What do online ratings mean for your hotel?
Traveller ratings and reviews hold powerful influence on traveller decisions and live online for all to see. Presumably, for ever. Dismissing them as a one-way source of peer-to-peer information is missing an opportunity to communicate directly with past customers and potential guests. In doing so, hoteliers can better position their business online.
Travellers are more connected than ever, with 49% of smartphone owners and 63% of tablet owners in the UK using these devices to help plan trips, according to a recent report from Expedia Media Solutions. This connectivity will surely only increase the influence of travellers’ opinions.
But just how significant is this influence? Expedia Media Solutions recently released a whitepaper claiming that 18% of UK travellers rely on ratings and reviews before choosing their final destination.
When it comes to hotel search, our traveller data reveals that the numbers are even higher.
Our hotel rating search filters (smiley icons) are defined by the trivago Rating Index (tRI), which aggregates over 175 million hotel reviews from a multitude of sources globally. An algorithm is used to produce a 100-point index score, which is updated daily to produce a clear, transparent and unbiased rating for each hotel on trivago.
The following table shows the percentage of searches on trivago which used the top two smiley filters (Excellent and Very Good) for the UK’s five main inbound travel markets.
In all cases, the Excellent and Very Good filters were used mutually in more than two-thirds of all searches. This means if your hotel’s tRI rating isn’t high enough for these categories, your hotel won’t be seen in search results by those travellers.
*Data period is 1 Jan 2016 – 31 December 2016
What can hotels do?
To influence a rating that is aggregated from a wide range of sources takes action at the most granular level: individual reviews. Over time, this will filter through to your hotel’s score on the trivago Rating Index.
To improve your rating, identify and analyse your hotel’s review sources– such as those on OTAs, independent review sites, your own website and social media pages. Then, implement a reputation management strategy that addresses both positive and negative reviews, and provides tactics for maximising positive guest experiences. This should include specific focus on how to resolve issues effectively if they arise, to prevent them from undermining all your service efforts and becoming motivation for a negative review. Most importantly, integrate this strategy into your hotel’s daily routine, and think of ways that you can inspire staff to adopt this plan completely.
PwC recently analysed more than 11,000 hotels in 48 cities throughout Europe, the Middle East, Africa, and India, and found that only 14.4% of all online reviews received responses from the hotels. In the case of neutral and negative reviews, responses were only posted to 10.3% and 13.7% respectively. While they note that the hotels’ ability to respond may be limited, according to the policies of different review sites, it nevertheless suggests that hotels can do more to take advantage of the opportunity to join the conversation.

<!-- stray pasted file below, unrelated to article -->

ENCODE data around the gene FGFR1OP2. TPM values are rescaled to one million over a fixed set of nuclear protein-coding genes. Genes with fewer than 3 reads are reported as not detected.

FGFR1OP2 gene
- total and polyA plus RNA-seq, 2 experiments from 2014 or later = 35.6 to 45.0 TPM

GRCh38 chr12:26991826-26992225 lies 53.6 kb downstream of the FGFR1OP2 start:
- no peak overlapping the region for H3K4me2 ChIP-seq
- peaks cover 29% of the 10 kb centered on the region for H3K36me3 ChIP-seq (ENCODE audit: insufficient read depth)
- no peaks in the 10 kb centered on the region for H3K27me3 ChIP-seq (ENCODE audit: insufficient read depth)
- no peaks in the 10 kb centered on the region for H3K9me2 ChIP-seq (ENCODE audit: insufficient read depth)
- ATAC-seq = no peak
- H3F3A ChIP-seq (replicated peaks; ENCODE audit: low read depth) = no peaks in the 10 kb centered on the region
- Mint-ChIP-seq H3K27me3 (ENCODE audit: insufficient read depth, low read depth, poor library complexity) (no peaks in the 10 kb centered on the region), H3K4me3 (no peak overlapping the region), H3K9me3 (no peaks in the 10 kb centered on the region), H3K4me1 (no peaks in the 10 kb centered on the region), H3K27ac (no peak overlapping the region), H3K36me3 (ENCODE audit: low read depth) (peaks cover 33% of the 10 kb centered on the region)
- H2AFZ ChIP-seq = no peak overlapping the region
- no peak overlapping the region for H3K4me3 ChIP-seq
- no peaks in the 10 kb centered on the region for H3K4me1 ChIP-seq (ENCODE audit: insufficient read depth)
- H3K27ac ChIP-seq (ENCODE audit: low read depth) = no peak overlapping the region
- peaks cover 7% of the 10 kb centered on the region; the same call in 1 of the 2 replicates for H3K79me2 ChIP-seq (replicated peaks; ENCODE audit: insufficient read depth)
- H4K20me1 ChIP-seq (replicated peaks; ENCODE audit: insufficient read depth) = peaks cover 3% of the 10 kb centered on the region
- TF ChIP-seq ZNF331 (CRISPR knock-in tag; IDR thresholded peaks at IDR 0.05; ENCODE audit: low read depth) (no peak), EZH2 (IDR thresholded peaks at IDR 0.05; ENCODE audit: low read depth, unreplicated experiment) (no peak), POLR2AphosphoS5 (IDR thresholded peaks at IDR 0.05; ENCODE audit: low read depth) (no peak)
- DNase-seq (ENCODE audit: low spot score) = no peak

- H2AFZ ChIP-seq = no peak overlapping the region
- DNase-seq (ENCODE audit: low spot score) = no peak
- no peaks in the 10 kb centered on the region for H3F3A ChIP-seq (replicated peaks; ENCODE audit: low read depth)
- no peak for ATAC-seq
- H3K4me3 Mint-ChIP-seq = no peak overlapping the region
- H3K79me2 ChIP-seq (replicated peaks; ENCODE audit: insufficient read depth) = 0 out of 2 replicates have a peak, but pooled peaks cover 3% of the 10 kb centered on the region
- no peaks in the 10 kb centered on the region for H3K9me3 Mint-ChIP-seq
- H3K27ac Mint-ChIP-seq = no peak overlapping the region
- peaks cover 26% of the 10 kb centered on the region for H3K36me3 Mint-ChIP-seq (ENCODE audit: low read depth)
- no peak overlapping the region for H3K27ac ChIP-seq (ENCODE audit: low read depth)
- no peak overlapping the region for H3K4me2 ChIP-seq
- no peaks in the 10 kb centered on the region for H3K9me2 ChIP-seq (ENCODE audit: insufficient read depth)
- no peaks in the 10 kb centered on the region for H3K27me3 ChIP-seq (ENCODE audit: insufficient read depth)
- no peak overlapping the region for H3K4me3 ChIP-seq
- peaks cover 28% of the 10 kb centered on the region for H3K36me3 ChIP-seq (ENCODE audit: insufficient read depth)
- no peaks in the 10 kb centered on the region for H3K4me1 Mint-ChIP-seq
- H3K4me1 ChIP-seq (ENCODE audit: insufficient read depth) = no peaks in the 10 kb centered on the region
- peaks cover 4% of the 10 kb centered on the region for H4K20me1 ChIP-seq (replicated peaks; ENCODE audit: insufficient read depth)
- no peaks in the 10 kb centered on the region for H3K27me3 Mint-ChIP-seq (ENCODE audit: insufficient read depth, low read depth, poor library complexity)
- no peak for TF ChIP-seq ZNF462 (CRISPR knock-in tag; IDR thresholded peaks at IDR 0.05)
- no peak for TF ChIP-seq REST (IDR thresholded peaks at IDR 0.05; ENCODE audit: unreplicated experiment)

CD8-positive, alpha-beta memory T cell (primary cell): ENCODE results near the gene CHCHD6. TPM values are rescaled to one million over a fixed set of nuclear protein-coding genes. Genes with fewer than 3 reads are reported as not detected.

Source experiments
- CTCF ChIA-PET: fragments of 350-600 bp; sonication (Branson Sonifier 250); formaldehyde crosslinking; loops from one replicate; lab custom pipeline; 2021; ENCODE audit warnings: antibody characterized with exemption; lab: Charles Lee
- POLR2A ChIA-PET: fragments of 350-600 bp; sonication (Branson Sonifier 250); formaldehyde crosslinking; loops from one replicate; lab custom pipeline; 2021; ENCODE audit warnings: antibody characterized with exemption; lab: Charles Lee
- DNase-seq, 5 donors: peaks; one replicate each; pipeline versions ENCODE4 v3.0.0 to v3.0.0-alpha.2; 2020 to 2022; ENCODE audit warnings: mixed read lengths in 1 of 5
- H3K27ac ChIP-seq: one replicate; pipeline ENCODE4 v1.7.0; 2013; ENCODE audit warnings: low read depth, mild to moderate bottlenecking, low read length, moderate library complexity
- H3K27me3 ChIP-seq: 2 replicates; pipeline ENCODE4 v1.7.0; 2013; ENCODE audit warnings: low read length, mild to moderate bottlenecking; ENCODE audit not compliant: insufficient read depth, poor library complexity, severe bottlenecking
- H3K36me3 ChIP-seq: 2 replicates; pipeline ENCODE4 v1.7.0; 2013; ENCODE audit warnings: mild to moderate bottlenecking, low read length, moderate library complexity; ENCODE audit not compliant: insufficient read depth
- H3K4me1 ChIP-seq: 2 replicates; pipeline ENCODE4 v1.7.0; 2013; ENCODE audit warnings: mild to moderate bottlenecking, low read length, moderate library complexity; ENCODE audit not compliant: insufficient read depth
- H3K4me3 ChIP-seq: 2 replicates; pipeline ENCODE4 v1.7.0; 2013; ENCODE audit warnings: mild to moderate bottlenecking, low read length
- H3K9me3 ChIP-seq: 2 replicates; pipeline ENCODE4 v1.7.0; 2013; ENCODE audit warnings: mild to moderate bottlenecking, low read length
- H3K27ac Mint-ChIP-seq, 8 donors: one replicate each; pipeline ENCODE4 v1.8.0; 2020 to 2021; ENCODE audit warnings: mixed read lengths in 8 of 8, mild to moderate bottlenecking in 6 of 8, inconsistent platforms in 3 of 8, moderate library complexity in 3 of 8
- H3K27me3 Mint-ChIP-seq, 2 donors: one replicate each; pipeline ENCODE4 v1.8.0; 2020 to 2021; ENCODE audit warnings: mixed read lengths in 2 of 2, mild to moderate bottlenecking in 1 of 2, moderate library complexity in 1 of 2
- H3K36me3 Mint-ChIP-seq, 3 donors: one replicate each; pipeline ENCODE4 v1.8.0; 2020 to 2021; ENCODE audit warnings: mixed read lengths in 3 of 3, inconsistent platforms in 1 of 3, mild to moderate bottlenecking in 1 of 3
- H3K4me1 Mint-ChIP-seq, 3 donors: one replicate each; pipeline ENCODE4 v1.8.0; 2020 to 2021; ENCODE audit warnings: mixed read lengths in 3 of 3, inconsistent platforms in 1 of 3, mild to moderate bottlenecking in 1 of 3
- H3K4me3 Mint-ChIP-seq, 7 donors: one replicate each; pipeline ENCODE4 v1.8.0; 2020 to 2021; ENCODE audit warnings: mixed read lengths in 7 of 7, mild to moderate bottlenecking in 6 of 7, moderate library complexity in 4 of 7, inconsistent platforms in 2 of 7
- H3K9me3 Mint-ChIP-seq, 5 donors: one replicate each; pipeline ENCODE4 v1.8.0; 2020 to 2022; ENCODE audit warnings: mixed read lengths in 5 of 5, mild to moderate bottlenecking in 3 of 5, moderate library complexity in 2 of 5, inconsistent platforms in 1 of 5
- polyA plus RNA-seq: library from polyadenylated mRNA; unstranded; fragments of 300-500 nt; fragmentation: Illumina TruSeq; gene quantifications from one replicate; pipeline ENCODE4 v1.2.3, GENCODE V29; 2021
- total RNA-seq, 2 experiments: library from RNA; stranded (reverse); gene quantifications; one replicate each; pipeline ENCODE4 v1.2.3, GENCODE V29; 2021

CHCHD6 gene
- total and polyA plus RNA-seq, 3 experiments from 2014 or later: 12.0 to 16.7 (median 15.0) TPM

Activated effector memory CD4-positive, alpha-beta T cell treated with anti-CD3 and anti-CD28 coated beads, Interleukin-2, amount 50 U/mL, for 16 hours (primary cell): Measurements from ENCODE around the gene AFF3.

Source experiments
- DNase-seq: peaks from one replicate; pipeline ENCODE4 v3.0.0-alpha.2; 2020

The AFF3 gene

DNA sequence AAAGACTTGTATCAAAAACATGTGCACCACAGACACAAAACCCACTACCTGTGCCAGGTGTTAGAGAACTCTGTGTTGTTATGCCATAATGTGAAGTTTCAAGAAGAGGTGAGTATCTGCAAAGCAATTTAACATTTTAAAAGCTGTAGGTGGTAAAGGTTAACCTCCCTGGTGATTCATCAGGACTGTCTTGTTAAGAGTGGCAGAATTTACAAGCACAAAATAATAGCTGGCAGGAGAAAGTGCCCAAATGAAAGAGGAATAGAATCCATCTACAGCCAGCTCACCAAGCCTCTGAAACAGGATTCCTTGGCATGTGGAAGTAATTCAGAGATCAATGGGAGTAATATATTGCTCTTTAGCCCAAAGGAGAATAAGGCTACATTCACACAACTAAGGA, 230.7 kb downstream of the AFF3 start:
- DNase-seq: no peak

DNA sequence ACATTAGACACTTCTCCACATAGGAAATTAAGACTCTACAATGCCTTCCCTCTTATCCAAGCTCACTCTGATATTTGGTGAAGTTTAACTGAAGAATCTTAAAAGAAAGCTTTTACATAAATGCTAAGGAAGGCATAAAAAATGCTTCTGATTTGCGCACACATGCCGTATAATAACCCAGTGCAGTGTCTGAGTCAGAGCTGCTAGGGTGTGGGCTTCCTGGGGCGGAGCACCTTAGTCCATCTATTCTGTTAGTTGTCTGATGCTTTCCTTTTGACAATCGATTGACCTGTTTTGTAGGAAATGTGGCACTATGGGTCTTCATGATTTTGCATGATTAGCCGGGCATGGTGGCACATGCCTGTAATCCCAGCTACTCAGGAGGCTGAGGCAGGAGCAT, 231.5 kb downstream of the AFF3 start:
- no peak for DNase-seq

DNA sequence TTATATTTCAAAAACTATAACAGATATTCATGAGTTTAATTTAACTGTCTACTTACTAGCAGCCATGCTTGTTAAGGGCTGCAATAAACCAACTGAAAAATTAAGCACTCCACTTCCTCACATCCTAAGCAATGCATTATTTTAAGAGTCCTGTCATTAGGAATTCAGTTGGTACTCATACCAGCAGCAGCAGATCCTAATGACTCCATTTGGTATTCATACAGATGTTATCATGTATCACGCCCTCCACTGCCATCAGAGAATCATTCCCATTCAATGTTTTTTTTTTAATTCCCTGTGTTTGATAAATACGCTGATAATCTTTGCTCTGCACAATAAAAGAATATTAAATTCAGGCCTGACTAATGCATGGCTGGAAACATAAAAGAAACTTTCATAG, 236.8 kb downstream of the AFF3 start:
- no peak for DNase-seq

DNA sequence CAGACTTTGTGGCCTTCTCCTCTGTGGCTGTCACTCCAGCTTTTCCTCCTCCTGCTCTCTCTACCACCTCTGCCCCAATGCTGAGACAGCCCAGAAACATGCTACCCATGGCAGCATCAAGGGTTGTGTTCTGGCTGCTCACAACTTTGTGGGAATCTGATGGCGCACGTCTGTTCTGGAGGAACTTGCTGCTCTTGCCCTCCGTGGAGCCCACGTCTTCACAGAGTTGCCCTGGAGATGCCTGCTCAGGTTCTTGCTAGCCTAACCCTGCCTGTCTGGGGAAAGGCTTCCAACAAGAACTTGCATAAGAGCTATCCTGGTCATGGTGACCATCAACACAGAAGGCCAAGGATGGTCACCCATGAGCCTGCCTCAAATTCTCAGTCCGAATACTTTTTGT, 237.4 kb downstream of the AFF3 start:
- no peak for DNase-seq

Responding to positive reviews is a no-brainer – it is an opportunity to exceed your guests’ expectations by showing them that their opinion really matters. Responding to negative reviews can be a bit trickier, and requires more consideration.
When responding to negative reviews here are our recommendations:
- Explain, don’t excuse or defend – it is important that current and potential guest alike view your responses as professional explanation. Accept feedback graciously and be honest.
- Identify an action – Future travellers need to be assured that they won’t encounter the same issue, so tell them what you plan to do about it to prevent it from happening again.
- Don’t over-promise – any action you describe will raise the expectations of your future guests. Only promise what you know you can deliver.
Take a proactive approach to reviews and ratings to improve your online reputation, and motivate more travellers to become guests at your hotel. When you do, you ensure that this evolving element of the online travel space becomes a two-way conversation: between traveller and hotelier. This is the best position to be in as it enables you to directly influence travellers’ decisions and grow your business.
By Aly Thompson
Aly Thompson is the Industry Manager for the UK and Ireland at trivago. She’s part of trivago’s Hotel Relations team; a unit that is reinventing the way trivago connects with hoteliers worldwide through its core product, trivago Hotel Manager (tHM), a free service used already by over 220,000 hoteliers worldwide that enables them to boost their ranking on trivago and drive direct bookings on their own website.
trivago will be at ScotHot 2017 to share their full range of solutions for hotels that enable them to harness their potential on metasearch. Visit Stand 4658 to learn more.